What are they on about?

7th April 2000 at 01:00
David Newnham refuses to chill out

Welcome to the column that isn't cool. Fantastic, fabulous, tremendous, brilliant by all means. But cool? I don't think so.

I have a problem with the word, you see. Everybody is saying it, even comfortably upholstered middle-aged men. But I just can't let myself go.

To be honest, I find it embarrassing - a bit like wearing my shirt outside my trousers. Everyone around me is untucked and cool. Perhaps if I shut my eyes and did it I would feel liberated. But I can't. Something tells me that the very first time I use the word, people will point at me and fall off their inline skates laughing. "Hey, did you really say that? You sad person. You surely can't imagine it makes you seem younger, can you? And tuck your shirt in. You look ridiculous."

Mind you, compared with "cool", I'm a spring chicken. The word has done at least two tours of duty since I've been around, and a couple of centuries ago people were already using it to imply boldness and impudence combined with enviable unflappability.

In the current sense, "cool" seems to have come into vogue on the back of jazz. At some stage, it wisely switched genres, and I seem to recal a lot of "coolness" during the Sixties. Hippies were cool, as were dudes and cats. Now, after an interglacial period in which the word never entirely vanished, things are cooler than ever. I put an Internet search engine on the case and it found 7,235,956 "cool" references in its archive.

And what is the current sense? Synonyms in my lifetime have ranged from "right you are" and "okey-dokey" to "far out", "groovy", "super", "great", "fantastic", "sure", "nice one", "tremendous", "right on" and "brill". My conservative old dictionary, however, gives a sequence of meanings which I find rather significant. It runs: "restrained", "relaxed", "unemotional", "lacking zeal", "lukewarm", "lacking cordiality" and "excellent".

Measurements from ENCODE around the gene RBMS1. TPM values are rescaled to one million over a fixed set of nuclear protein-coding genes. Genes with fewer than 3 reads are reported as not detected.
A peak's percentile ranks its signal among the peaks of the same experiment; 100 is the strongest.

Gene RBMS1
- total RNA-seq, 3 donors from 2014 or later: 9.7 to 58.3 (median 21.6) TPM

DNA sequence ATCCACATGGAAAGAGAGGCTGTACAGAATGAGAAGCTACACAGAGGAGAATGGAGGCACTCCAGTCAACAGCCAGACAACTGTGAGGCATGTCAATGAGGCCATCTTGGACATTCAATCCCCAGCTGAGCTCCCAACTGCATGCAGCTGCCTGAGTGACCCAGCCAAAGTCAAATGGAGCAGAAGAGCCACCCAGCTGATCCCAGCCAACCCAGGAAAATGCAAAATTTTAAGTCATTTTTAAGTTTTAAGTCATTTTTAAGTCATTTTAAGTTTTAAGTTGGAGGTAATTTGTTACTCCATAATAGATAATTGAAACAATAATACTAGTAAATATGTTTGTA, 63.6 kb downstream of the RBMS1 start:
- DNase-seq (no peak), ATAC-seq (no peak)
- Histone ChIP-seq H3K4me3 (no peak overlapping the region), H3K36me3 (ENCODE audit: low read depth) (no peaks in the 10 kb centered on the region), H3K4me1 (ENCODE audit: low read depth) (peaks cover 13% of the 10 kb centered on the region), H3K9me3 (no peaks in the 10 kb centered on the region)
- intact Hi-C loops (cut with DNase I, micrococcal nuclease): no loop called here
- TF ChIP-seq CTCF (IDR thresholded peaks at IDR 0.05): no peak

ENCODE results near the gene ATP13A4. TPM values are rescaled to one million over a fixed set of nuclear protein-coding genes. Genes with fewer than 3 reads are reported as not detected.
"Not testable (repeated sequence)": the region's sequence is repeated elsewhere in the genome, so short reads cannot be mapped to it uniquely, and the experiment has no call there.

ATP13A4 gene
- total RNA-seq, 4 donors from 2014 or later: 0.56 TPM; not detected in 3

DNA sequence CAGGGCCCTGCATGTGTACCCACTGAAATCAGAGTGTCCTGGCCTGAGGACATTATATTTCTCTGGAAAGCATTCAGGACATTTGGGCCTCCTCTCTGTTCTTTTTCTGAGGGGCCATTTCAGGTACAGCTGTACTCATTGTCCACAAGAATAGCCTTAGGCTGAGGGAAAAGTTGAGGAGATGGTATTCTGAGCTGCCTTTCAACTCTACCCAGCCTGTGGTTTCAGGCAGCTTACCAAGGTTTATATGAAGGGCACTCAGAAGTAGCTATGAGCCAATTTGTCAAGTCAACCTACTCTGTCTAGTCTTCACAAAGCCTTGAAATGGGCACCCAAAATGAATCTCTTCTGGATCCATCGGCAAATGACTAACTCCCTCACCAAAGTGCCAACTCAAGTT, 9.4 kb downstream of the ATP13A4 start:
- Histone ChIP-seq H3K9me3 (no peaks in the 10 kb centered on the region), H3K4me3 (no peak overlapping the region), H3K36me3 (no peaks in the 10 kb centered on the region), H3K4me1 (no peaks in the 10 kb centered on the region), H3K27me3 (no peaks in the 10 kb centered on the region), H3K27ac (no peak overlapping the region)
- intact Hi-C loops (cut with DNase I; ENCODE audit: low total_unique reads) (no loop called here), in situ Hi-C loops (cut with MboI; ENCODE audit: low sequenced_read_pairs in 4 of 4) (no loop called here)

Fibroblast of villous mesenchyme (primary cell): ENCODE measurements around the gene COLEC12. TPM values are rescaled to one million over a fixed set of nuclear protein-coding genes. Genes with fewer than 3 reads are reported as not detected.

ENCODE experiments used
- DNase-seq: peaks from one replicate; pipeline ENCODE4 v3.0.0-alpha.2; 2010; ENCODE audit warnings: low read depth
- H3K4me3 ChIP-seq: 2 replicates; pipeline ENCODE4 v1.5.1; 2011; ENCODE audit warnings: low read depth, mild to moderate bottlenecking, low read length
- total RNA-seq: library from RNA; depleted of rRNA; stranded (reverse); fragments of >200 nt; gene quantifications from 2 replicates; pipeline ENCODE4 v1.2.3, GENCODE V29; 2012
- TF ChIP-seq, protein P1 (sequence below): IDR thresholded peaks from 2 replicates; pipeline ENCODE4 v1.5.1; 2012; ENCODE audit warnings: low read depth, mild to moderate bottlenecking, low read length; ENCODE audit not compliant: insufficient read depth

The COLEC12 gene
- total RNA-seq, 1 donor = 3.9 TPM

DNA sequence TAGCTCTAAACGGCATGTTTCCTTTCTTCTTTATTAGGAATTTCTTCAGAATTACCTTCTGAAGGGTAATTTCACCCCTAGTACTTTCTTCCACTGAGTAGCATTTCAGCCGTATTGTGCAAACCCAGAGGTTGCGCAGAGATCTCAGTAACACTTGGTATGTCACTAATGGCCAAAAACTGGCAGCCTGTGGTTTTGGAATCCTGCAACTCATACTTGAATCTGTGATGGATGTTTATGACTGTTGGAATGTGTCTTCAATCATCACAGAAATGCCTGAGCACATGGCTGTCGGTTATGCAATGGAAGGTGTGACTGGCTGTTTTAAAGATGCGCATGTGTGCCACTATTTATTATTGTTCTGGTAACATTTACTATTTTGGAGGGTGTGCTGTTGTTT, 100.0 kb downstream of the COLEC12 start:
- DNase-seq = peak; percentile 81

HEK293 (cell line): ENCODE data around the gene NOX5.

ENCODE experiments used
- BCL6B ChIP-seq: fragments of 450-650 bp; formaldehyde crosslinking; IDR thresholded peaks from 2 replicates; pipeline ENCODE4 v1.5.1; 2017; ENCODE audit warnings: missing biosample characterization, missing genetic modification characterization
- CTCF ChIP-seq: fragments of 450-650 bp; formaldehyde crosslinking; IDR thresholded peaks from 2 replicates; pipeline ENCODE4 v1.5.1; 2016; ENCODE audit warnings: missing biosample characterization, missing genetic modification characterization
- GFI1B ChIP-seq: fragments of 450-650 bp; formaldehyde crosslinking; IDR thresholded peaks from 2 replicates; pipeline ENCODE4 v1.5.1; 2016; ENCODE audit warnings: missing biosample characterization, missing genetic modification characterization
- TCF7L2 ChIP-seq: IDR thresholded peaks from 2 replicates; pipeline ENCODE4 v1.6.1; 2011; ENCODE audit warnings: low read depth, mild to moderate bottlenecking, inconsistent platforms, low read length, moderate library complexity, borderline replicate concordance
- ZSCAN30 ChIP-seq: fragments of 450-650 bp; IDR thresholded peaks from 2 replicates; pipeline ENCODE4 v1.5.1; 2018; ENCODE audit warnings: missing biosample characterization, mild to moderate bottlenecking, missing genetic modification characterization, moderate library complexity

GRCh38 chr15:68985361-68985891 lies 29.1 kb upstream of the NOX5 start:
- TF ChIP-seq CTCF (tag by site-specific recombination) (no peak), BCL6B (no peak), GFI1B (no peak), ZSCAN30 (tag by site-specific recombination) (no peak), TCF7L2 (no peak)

Excellent as in unemotional? Excellent as in lukewarm and lacking cordiality? What we're looking at here is the antithesis of passion and commitment and that old bete noire of the Age of Reason, "enthusiasm".

History is finished, runs the subliminal message, and politics is for trainspotters. There's no such thing as society and you can't change human nature. So why get hot and bothered? Just chill out, lie back and listen to the music.


Log-in as an existing print or digital subscriber

Forgotten your subscriber ID?


To access this content and the full TES archive, subscribe now.

View subscriber offers


Get TES online and delivered to your door – for less than the price of a coffee

Save 33% off the cover price with this great subscription offer. Every copy delivered to your door by first-class post, plus full access to TES online and the TES app for just £1.90 per week.
Subscribers also enjoy a range of fantastic offers and benefits worth over £270:

  • Discounts off TES Institute courses
  • Access over 200,000 articles in the TES online archive
  • Free Tastecard membership worth £79.99
  • Discounts with Zipcar, Buyagift.com, Virgin Wines and other partners
Order your low-cost subscription today